adjusted for the covariates specified in the model to allow you to see the
effect of a given predictor variable. Stata has a built in command, *
adjust,* to do this. *Adjust * is a post-estimation command

The *adjust *command uses only the sample mean, not the mean based on the
survey design, when performing its computations. Therefore, if you want to use the
survey mean, you would need to calculate it first and specify it explicitly in the
*adjust* command. The following commands use *summarize* which is an rclass command and
will not cause any trouble if run between the s*vy: regress* and *adjust
*commands; whereas *svy:mean*
is an eclass* *command and cannot be used in between these commands. Here is the
general form of the command:

sum _cat_1 [aw=weight] if conditions & e(sample)

local cat1 = r(mean)

...

adjust indvar1=cat1 indvar2=cat2.... if e(sample), by(indvar3)

The variables have to appear just as they are in the
regression model. Independent categorical variables are specified with the*
_I *prefix, while the independent continuous variable, *ridageyr*,
doesn't not require the prefix. The following command, will generate mean HDL levels for
BMI
categories (*by (bmicat)*), adjusting for every other variable in the model.

sum _Ibmicat_1 [aw=wtmec4yr] if ridageyr >=20 & ridageyr <. & e(sample)

local bmicat1 = r(mean)

sum _Ibmicat_3 [aw=wtmec4yr] if ridageyr >=20 & ridageyr <. & e(sample)

local bmicat3 = r(mean)

sum _Ibmicat_4 [aw=wtmec4yr] if ridageyr >=20 & ridageyr <. & e(sample)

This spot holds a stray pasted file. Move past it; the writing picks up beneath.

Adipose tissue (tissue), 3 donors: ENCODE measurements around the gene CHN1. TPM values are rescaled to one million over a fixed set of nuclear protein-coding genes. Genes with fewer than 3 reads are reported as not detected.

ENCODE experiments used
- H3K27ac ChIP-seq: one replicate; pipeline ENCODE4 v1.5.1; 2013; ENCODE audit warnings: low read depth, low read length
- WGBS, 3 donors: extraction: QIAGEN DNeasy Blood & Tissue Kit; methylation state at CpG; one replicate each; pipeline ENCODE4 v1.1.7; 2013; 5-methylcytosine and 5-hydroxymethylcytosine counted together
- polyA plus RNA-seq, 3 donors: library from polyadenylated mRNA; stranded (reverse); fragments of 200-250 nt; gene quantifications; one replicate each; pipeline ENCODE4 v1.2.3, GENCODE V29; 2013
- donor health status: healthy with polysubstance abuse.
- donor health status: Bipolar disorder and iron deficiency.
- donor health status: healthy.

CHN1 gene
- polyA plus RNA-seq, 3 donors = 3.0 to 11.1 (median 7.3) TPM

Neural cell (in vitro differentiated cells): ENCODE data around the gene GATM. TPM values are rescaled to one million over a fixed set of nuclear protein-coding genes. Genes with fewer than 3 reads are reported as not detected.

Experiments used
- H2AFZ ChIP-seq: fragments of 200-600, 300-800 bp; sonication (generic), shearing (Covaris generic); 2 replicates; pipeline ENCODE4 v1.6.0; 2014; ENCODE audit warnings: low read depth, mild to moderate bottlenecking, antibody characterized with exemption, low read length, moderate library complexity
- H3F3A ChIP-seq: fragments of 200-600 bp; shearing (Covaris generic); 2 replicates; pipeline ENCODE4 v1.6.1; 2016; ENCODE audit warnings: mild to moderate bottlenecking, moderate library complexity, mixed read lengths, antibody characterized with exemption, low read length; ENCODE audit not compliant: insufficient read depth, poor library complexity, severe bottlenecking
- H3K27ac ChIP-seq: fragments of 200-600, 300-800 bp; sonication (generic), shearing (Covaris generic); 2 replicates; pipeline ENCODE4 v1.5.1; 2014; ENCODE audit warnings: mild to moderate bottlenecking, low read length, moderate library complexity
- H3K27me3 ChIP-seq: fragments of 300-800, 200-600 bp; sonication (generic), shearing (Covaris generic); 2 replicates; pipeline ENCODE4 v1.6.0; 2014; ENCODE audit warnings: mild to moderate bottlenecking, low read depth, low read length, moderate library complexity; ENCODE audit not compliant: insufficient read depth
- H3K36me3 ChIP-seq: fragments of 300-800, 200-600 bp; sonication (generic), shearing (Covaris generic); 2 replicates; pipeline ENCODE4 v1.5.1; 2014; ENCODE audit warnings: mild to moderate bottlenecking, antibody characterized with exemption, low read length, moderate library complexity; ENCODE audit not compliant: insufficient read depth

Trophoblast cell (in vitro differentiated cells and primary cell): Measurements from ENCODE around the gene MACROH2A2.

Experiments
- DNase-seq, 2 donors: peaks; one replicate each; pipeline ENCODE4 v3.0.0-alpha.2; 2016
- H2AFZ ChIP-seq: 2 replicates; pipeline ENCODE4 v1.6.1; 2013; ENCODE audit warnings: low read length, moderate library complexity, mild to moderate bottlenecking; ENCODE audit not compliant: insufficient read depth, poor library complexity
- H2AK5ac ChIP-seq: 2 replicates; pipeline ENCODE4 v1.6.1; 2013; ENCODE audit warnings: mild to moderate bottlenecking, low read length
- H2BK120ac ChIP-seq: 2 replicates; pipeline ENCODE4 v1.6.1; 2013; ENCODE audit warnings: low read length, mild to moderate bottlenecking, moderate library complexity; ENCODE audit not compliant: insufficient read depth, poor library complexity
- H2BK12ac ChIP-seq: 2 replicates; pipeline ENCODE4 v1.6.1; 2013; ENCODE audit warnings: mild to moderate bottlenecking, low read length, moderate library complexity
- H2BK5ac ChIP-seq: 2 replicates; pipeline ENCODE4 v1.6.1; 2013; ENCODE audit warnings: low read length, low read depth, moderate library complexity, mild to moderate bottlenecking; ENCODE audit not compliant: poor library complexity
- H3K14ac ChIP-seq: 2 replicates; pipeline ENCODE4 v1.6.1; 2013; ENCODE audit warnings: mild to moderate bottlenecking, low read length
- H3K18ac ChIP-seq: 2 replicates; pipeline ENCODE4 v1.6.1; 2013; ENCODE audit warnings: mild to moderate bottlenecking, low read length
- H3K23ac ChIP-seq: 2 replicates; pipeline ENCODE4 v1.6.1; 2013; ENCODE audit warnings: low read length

local bmicat4 = r(mean)

adjust _Iriagendr_2=`riagendr2' _Iridreth1_1=`rid1' _Iridreth1_2=`rid2' ///

_Iridreth1_4=`rid4' _Iridreth1_5=`rid5' ridageyr=`ridage' ///

_Ieduc_1=`educ1' _Ieduc_2=`educ2' _Ismoker_1=`smoke1' ///

_Ismoker_2=`smoke2' if ridageyr >=20 & ridageyr <. & e(sample), by(bmicat) se

The output for this example is:

Later in this module, the results of this adjusted means calculation will be presented in a summary table comparing it with the crude mean.

To understand how much adjustment matters, it is helpful to compare the regression coefficient from the simple and multiple regression models. To help you review the results, the following summary tables present the crude analysis (simple linear regression) and adjusted analysis (multiple linear regression).

BMI |
Crude Analysis Mean HDL |
Adjusted Analysis Mean HDL |
Crude Analysis Coefficient* (95% CI) |
Adjusted Analysis Coefficient* (95% CI) |
Crude Analysis p value |
Adjusted Analysis p value |
---|---|---|---|---|---|---|

underweight |
60.44 |
59.40 |
3.26 |
2.30 |
.028 |
.097 |

normal |
57.18 |
57.10 |
Reference |
Reference |
Reference |
Reference |

overweight |
49.69 |
50.55 |
-7.48 |
-6.55 |
<.001 |
<.001 |

obese |
45.94 |
45.10 |
-11.24 |
-12.00 |
<.001 |
<.001 |

Here are the summary tables of the results for the other covariates in the model.

Smoking |
Crude Analysis Mean HDL |
Adjusted Analysis Mean HDL |
Crude Analysis Coefficient* (95% CI) |
Adjusted Analysis Coefficient* (95% CI) |
Crude Analysis p value |
Adjusted Analysis p value |
---|---|---|---|---|---|---|

current | 49.35 | 51.27 | Reference Group | Reference Group | ||

past | 51.64 | 52.38 |
2.76 (1.29 – 4.23) |
2.33 (1.00 – 3.66) |
.001 | .001 |

never | 52 | 50.05 |
2.32
(.85 – 3.79) |
1.22 (-.22 – 2.66) |
.003 | .095 |

Sex |
Crude Analysis Mean HDL |
Adjusted Analysis Mean HDL |
Crude Analysis Coefficient* (95% CI) |
Adjusted Analysis Coefficient*(95% CI) |
Crude Analysis p value |
Adjusted Analysis p value |
---|---|---|---|---|---|---|

men | 45.91 | 46.08 | Ref erence Group | Ref erence Group | ||

women | 56.21 | 56.06 |
10.30
(9.54 – 11.06) |
9.98
(9.3 – 10.64) |
<.001 | <.001 |

Race/Ethnicity |
Crude Analysis Mean HDL |
Adjusted Analysis Mean HDL |
Crude Analysis Coefficient* (95% CI) |